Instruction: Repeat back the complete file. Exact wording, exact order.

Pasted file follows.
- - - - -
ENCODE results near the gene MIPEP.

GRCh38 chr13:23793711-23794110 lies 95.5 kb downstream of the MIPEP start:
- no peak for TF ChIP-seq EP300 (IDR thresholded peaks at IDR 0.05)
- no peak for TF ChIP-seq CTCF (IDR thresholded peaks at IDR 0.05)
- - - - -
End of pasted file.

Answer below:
ENCODE results near the gene MIPEP.

GRCh38 chr13:23793711-23794110 lies 95.5 kb downstream of the MIPEP start:
- no peak for TF ChIP-seq EP300 (IDR thresholded peaks at IDR 0.05)
- no peak for TF ChIP-seq CTCF (IDR thresholded peaks at IDR 0.05)